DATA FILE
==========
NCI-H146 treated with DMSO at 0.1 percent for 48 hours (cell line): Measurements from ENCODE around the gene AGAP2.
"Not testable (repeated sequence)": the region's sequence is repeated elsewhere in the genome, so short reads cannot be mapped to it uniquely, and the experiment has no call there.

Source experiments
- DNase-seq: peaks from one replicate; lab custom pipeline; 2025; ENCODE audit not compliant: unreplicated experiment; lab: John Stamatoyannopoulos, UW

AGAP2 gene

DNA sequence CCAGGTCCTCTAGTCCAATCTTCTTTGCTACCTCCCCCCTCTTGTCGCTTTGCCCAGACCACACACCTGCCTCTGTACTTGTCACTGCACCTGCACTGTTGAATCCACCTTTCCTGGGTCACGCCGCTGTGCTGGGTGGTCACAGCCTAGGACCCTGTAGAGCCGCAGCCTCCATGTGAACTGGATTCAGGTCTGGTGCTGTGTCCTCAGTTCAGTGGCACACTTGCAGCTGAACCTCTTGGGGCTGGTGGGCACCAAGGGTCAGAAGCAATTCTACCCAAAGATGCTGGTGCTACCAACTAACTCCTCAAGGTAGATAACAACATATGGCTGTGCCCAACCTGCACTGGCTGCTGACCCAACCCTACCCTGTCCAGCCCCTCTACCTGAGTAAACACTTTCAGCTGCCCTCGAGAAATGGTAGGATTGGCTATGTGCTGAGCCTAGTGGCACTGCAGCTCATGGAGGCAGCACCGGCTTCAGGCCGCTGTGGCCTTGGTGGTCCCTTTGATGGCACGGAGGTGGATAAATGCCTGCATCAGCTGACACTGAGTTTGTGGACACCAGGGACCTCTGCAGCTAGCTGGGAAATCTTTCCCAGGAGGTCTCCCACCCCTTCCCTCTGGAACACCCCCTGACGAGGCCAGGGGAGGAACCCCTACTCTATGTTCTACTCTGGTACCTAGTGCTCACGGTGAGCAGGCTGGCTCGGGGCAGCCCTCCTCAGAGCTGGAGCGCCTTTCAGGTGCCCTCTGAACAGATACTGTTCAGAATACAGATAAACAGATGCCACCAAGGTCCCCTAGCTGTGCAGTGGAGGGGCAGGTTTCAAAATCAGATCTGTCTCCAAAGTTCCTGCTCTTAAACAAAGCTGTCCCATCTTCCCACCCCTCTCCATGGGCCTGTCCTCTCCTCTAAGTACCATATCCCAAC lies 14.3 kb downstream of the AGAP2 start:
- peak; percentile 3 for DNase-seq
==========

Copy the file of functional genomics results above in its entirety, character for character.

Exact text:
NCI-H146 treated with DMSO at 0.1 percent for 48 hours (cell line): Measurements from ENCODE around the gene AGAP2.
"Not testable (repeated sequence)": the region's sequence is repeated elsewhere in the genome, so short reads cannot be mapped to it uniquely, and the experiment has no call there.

Source experiments
- DNase-seq: peaks from one replicate; lab custom pipeline; 2025; ENCODE audit not compliant: unreplicated experiment; lab: John Stamatoyannopoulos, UW

AGAP2 gene

DNA sequence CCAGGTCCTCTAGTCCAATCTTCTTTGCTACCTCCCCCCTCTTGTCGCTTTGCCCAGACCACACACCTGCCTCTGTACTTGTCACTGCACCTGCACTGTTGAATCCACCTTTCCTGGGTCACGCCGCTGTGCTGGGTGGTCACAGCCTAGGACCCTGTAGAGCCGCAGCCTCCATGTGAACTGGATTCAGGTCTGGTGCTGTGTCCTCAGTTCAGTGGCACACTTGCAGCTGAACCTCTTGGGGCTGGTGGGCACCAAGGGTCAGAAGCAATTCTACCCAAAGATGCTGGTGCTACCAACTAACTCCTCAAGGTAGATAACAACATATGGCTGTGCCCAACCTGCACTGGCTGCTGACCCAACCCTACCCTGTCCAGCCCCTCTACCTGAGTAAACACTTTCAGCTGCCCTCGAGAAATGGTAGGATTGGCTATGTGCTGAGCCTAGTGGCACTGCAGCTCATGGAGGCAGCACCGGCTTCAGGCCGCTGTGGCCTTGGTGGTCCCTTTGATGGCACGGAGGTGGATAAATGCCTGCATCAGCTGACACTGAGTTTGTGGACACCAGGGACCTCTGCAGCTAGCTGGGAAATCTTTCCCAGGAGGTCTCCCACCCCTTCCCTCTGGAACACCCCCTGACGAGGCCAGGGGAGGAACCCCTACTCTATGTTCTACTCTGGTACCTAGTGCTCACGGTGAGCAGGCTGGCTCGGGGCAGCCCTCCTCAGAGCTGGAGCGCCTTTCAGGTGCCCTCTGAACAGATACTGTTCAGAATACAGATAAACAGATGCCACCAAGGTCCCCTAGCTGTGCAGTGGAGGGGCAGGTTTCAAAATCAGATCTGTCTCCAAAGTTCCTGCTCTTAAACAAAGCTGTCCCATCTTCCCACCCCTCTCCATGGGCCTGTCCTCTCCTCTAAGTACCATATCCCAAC lies 14.3 kb downstream of the AGAP2 start:
- peak; percentile 3 for DNase-seq